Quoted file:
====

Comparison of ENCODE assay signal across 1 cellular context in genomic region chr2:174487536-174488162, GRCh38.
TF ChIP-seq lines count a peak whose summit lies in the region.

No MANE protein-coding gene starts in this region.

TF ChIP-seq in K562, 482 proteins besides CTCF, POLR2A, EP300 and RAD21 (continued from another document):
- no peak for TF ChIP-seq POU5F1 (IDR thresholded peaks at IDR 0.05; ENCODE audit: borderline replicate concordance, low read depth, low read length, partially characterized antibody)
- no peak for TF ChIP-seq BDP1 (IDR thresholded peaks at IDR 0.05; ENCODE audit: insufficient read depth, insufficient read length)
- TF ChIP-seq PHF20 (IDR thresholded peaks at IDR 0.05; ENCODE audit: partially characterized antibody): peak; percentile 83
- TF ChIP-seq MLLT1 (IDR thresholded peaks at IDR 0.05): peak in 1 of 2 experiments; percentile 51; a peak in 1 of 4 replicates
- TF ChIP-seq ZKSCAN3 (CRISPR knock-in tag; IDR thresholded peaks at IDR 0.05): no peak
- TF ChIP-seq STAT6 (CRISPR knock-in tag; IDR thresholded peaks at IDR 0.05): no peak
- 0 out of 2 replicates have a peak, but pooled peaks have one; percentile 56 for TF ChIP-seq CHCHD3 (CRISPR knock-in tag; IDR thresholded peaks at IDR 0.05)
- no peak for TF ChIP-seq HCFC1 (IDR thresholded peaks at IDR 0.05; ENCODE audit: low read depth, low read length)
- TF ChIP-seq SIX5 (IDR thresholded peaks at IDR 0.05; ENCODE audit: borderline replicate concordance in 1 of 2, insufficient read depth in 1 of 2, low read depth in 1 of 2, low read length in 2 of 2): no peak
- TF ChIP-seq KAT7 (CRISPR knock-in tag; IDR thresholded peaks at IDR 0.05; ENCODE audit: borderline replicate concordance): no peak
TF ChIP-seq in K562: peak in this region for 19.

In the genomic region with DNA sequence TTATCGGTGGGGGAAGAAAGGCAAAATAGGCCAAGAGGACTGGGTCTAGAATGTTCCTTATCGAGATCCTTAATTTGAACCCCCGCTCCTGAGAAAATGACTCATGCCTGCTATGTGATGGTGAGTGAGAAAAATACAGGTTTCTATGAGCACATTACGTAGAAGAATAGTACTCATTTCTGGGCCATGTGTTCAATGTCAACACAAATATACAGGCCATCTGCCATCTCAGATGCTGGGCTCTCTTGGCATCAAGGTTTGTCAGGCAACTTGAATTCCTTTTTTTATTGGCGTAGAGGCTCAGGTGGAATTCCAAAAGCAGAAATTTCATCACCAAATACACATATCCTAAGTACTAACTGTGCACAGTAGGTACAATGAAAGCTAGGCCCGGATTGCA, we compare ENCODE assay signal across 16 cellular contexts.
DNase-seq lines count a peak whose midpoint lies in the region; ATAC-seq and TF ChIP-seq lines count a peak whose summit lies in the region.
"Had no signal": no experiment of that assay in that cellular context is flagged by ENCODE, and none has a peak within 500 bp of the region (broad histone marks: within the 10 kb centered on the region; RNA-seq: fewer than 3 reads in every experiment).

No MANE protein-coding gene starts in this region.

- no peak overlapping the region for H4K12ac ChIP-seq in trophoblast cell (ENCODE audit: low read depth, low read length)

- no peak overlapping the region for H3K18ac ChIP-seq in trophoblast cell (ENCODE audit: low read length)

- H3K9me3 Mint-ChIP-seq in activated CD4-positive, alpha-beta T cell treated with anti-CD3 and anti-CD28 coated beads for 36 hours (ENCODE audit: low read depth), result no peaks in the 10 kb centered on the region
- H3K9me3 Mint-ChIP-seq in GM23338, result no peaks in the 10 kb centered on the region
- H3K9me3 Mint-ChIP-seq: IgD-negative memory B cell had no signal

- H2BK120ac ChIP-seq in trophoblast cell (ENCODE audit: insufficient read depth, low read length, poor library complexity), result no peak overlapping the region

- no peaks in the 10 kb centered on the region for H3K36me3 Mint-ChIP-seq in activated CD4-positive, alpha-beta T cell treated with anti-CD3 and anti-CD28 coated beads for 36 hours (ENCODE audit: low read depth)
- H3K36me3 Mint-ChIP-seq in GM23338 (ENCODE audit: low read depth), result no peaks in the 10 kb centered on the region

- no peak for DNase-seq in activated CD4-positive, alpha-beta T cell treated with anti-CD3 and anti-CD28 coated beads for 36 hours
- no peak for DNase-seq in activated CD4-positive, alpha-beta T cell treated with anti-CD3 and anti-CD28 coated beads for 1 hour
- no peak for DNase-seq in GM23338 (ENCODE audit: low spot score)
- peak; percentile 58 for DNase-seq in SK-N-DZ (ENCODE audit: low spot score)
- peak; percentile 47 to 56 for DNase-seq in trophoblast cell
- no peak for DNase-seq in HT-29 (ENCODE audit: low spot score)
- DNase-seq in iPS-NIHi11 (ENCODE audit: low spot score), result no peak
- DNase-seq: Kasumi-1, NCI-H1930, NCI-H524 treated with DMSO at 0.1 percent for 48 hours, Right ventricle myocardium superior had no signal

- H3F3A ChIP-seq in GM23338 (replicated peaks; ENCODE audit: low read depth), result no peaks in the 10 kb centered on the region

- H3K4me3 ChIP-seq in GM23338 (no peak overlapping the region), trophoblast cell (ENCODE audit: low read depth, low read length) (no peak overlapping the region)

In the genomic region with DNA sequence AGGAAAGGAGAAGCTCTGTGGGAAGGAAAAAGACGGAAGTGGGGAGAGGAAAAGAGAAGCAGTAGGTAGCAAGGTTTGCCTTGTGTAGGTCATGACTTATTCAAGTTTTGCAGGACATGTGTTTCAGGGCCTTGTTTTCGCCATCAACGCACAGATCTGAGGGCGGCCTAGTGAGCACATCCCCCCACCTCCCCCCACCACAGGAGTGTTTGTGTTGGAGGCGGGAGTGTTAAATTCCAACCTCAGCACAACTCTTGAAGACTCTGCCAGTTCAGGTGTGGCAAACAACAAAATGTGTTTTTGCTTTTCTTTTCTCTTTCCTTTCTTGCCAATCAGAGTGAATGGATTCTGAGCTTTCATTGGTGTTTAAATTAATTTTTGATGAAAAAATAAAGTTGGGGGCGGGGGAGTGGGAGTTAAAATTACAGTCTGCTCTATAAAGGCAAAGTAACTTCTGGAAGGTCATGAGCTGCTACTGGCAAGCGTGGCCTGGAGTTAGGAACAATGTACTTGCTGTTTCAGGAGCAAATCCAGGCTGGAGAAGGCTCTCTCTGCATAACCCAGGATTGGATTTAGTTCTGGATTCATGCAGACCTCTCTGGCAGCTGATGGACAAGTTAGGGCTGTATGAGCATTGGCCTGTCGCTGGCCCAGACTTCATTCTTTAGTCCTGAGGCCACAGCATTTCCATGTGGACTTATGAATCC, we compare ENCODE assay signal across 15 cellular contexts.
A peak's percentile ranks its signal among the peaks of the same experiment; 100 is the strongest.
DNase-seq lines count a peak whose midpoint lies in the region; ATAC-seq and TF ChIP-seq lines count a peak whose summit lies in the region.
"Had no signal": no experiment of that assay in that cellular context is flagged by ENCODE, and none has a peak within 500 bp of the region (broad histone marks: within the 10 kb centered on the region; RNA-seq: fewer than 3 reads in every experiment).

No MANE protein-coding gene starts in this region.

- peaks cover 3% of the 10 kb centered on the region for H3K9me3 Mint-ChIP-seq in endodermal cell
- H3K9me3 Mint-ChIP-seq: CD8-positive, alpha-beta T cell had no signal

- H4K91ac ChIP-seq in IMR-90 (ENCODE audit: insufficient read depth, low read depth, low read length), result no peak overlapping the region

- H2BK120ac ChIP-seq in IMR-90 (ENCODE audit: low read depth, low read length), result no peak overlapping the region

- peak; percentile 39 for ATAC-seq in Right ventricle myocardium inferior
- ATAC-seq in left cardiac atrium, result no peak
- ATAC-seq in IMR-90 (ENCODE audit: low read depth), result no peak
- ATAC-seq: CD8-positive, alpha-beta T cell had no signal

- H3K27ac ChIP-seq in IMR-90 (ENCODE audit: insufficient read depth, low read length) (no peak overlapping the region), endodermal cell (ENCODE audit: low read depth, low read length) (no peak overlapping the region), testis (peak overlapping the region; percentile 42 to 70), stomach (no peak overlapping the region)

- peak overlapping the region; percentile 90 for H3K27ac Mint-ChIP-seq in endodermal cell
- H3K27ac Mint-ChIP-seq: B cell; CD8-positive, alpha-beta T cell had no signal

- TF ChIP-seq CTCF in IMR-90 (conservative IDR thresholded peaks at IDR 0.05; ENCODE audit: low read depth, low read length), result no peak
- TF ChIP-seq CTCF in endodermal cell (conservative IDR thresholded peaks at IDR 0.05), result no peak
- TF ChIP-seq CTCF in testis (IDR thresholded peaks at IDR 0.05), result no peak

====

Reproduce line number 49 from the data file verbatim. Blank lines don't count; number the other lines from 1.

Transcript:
- ATAC-seq in IMR-90 (ENCODE audit: low read depth), result no peak